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Discussion in 'Trumpet Discussion' started by amtrpt, Feb 27, 2008.
veery715, I liked the story, and it has a good ending.
Thank you, Miyot!
I enjoyed it veery! Thanks for posting!
I enjoyed reading the thread, and it made me think how sad it is every time I hear that another school district is dropping their band program. Ms. Francis was my Jr. high band teacher, and she encouraged me to pursue an idea to form and direct a ragtime ensemble back when "The Sting" was popular... and helped us find venues to play. Alan Jones was my Sr. high band teacher. He was a pro trombone player and knew a lot of pros. He always had time to talk to us about his experiences, hook us up with local pros for lessons, or just sit and listen to our inane banter. Most of all though, he took our shared love of music and helped us to channel it into a pursuit of individual and group excellence. I learned a lot about how to lead, how to follow, and the sort of hard work it takes to succeed from these teachers, just like so many others of you have said. Can't imagine how my life would've turned out without music or these teachers.
Dan Riley is one of the most important members of the Boston music community. He changed so many lives and continues to inspire students, friends and colleagues.
Having someone there at a critical time is so important. Once again the old saying "timing is everything" sure applies.
During my jr. high school years I was hanging around the wrong kids. I was in band but the extra curricular activities I found myself in with these kids were heading me towards juvinile court.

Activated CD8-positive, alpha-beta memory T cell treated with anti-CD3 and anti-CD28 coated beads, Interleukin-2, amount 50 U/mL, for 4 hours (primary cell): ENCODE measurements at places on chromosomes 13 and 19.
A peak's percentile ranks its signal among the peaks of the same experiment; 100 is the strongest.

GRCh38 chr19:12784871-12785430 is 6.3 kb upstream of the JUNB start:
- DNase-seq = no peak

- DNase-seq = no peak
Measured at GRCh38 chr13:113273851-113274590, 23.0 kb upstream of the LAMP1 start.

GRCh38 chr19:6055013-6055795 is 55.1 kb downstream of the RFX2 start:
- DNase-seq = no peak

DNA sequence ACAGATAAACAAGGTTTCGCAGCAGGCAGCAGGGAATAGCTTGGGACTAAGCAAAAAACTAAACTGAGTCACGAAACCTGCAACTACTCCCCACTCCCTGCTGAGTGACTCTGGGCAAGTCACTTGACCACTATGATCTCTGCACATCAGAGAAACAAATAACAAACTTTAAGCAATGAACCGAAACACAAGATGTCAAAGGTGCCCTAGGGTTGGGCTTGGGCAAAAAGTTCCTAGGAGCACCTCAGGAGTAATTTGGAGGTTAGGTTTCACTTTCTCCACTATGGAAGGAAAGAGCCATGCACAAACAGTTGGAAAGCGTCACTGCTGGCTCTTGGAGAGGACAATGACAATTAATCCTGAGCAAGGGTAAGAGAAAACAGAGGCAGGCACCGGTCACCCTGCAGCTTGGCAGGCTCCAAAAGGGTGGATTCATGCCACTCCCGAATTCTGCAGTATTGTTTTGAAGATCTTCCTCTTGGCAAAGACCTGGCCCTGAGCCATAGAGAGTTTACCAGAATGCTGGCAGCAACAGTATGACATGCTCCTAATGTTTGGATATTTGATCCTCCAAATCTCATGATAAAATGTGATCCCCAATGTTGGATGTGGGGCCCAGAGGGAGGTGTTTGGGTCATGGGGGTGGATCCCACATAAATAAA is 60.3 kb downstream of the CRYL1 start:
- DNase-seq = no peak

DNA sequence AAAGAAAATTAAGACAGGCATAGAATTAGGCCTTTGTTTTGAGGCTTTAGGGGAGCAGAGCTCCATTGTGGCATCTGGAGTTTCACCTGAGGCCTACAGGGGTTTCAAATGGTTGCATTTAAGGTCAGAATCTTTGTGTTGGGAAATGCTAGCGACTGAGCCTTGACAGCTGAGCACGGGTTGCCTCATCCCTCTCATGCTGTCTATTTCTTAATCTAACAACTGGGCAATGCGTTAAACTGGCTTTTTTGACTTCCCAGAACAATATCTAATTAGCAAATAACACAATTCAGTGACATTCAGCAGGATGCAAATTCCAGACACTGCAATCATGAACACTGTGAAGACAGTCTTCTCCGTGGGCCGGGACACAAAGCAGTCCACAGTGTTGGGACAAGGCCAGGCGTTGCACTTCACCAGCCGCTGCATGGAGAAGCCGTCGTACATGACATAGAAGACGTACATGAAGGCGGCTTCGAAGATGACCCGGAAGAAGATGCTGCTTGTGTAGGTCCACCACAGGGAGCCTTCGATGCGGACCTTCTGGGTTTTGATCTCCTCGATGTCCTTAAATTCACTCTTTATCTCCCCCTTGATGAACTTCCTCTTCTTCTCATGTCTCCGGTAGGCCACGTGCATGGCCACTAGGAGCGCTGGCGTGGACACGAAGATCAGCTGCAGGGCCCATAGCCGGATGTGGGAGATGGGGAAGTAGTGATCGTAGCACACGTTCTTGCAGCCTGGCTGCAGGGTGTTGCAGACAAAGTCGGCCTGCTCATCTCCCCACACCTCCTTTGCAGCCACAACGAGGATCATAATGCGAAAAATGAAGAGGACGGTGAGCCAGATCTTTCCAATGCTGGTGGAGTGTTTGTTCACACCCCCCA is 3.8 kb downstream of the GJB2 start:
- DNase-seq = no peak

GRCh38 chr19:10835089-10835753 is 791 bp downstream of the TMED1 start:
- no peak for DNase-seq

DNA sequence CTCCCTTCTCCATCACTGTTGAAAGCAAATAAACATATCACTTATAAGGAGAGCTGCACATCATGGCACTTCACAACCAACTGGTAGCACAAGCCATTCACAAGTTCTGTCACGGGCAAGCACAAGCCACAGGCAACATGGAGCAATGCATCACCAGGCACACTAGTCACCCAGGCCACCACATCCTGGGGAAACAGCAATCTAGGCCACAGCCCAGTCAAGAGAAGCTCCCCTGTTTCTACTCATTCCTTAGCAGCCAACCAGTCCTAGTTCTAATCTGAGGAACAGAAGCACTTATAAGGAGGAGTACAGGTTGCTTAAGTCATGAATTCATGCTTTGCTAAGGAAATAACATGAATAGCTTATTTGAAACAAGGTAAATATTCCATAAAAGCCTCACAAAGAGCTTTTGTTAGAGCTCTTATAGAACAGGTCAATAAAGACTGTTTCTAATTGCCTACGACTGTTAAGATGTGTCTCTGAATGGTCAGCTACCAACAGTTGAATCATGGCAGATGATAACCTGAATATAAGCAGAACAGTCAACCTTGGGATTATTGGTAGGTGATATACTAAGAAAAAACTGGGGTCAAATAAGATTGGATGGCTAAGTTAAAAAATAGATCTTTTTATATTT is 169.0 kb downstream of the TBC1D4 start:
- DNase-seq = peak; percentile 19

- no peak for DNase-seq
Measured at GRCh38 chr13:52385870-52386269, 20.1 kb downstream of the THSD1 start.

Then Maynard Ferguson came to my school and changed my life. I didn't want to hang around the bad kids anymore, I wanted to practice and sound like Maynard. This desire helped me develop a work ethic which helped me later in life and continues to this day. I don't know about anybody else but I'd bet Maynard positively changed a lot of lives by playing in the schools and exposing kids to music and the trumpet.
Boy we sure resurrected this old thread.
Since I am relatively new here, what the heck...
There were so many people who helped motivate and shape my practicing and playing. From old Harry James LP's to my best friend's father, the friendly (and not so friendly) chair competitions between peers, to the thousands of students and professionals I have had the pleasure of being with..
Too many to name.
I can't point to just one person. I am blessed to have had a half-lifetime full of special people.
I will say this, Don Wilcox, former Director of Bands, West Virginia University, picked me for a louisiana style ensemble piece while a guest conductor for a high school state or regional band. I was so excited. I played my 1907 Conn-Querror, he told me he liked it. I still have the tape of the concert.
While I was not a music major, he was a large reason I chose to get my engineering degree from WVU and participate in many music groups there.
Walt Laursen was the man who did it for me. A wonderful gentleman and great player. He taught at USC with Tom Steven and . . . oh I've forgotten who else was there in the early '80's.
All the things we worked on I still practice. It's impossible for me to look at my books and not think of him.
One of those men that I wish everyone I know could have gotten to know and study with.